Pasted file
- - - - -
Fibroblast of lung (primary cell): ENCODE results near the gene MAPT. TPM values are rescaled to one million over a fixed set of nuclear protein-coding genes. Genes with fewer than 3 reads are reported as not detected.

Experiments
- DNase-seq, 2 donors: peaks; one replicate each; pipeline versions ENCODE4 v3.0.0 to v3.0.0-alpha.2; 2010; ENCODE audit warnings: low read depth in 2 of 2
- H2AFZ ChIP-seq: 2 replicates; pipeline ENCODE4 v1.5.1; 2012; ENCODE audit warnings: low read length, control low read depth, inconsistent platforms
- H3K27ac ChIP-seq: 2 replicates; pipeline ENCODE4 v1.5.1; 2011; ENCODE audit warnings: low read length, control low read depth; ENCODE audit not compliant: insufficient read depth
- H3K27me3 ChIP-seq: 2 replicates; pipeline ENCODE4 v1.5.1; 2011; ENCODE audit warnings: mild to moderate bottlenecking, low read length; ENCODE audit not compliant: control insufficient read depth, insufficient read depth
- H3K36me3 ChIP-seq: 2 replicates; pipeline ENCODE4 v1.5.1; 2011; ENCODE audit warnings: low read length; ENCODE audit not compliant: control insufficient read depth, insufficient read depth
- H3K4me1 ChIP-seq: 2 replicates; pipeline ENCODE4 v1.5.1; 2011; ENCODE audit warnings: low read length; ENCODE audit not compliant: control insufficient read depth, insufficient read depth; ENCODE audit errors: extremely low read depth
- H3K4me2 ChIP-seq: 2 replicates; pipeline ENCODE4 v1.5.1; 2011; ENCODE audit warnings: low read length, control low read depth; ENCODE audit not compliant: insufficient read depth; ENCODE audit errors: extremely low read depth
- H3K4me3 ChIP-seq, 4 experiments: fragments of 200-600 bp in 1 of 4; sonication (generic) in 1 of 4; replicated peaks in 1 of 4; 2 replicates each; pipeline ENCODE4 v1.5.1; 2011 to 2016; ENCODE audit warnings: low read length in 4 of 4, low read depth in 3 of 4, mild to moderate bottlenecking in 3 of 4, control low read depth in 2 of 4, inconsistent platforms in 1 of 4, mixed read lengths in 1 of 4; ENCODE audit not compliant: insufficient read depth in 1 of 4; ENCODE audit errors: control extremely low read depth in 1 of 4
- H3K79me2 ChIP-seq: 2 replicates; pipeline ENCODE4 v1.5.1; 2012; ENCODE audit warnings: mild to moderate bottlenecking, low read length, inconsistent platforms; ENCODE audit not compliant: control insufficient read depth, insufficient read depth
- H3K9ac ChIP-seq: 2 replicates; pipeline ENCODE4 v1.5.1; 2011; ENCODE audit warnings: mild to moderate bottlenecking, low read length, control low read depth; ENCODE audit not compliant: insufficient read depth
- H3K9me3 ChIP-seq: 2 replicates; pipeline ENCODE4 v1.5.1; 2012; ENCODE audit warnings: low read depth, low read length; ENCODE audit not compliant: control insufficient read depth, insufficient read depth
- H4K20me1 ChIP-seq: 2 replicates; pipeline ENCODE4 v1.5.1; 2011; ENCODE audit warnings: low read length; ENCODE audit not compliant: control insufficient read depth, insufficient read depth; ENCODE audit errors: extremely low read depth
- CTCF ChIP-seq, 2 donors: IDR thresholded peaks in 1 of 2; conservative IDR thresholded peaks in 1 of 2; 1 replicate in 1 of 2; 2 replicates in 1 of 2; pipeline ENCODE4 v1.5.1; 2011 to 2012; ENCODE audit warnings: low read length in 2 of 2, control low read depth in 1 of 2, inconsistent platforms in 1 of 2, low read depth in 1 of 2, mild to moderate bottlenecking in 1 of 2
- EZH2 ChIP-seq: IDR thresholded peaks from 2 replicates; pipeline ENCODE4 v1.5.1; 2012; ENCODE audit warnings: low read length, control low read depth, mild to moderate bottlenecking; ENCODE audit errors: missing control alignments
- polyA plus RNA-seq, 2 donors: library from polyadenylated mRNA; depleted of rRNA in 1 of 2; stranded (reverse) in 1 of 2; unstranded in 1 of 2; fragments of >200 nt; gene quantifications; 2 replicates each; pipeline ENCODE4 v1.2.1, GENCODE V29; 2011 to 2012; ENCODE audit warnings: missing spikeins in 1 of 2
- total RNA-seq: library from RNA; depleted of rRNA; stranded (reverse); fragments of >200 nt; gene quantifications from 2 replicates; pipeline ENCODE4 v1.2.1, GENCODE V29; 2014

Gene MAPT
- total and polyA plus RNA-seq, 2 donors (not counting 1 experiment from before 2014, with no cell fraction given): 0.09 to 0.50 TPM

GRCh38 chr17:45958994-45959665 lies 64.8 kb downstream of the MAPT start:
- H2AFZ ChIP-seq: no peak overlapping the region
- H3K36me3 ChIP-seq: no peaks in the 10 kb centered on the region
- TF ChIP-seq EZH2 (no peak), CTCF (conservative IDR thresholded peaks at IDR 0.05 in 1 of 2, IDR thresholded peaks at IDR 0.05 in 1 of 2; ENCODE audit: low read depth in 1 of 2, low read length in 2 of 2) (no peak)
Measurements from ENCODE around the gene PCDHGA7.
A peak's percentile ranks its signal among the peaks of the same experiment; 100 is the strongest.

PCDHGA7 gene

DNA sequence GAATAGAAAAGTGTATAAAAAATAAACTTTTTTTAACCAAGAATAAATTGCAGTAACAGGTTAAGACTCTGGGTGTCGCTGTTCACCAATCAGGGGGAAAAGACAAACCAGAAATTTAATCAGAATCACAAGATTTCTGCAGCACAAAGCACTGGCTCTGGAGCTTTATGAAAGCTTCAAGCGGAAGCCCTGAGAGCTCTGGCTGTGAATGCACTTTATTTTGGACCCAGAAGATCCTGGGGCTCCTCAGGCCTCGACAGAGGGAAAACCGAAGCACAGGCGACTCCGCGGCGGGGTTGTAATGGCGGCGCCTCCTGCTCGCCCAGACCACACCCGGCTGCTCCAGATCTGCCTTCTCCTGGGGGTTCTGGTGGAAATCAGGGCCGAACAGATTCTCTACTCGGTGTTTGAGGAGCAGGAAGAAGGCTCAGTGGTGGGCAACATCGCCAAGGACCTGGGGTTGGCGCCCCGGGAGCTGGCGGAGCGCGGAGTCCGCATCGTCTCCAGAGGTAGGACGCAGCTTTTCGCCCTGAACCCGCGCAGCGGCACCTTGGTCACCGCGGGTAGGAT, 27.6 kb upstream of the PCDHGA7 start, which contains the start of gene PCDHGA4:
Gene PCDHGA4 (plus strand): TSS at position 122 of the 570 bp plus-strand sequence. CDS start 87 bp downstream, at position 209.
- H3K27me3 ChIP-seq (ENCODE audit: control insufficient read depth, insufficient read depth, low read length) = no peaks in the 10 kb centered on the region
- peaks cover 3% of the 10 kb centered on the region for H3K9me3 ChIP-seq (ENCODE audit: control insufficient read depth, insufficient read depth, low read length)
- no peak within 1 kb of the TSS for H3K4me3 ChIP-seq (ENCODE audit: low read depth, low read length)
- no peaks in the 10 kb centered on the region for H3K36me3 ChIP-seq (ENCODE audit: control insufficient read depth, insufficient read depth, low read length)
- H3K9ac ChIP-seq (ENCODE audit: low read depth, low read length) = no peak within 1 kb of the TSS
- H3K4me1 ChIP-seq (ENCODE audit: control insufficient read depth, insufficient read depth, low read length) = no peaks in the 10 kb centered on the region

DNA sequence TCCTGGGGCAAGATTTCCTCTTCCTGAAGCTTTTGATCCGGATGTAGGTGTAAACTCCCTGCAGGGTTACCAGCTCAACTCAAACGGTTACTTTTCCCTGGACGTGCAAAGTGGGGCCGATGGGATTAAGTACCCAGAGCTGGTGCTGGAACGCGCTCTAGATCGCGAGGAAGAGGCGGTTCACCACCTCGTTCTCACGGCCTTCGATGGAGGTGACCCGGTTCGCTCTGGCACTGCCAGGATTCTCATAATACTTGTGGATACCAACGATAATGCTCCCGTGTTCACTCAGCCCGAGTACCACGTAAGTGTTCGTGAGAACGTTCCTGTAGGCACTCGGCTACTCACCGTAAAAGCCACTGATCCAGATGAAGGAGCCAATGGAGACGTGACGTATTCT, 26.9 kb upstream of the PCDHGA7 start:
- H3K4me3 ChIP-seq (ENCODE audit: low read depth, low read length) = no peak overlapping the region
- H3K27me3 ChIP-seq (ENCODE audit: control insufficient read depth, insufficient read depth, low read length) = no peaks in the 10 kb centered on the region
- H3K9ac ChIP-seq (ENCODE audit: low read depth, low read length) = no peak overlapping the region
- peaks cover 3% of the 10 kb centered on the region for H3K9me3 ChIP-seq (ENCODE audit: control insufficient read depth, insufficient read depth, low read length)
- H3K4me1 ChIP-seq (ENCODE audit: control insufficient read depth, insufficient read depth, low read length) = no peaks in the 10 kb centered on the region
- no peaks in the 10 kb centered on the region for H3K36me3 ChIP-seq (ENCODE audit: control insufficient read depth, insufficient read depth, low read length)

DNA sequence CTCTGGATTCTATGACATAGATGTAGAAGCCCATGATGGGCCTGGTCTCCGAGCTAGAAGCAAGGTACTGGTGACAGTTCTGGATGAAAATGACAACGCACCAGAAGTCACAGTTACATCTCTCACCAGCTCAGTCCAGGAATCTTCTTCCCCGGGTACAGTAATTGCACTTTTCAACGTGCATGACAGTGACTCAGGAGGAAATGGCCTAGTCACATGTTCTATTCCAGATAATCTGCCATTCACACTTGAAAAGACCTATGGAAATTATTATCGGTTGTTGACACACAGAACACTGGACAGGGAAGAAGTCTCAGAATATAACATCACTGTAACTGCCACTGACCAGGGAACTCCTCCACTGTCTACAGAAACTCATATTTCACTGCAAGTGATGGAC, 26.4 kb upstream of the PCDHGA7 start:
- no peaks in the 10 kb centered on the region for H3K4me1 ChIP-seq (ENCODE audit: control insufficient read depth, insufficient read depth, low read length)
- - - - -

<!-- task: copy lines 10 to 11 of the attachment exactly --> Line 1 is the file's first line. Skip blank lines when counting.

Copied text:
- H3K4me3 ChIP-seq, 4 experiments: fragments of 200-600 bp in 1 of 4; sonication (generic) in 1 of 4; replicated peaks in 1 of 4; 2 replicates each; pipeline ENCODE4 v1.5.1; 2011 to 2016; ENCODE audit warnings: low read length in 4 of 4, low read depth in 3 of 4, mild to moderate bottlenecking in 3 of 4, control low read depth in 2 of 4, inconsistent platforms in 1 of 4, mixed read lengths in 1 of 4; ENCODE audit not compliant: insufficient read depth in 1 of 4; ENCODE audit errors: control extremely low read depth in 1 of 4
- H3K79me2 ChIP-seq: 2 replicates; pipeline ENCODE4 v1.5.1; 2012; ENCODE audit warnings: mild to moderate bottlenecking, low read length, inconsistent platforms; ENCODE audit not compliant: control insufficient read depth, insufficient read depth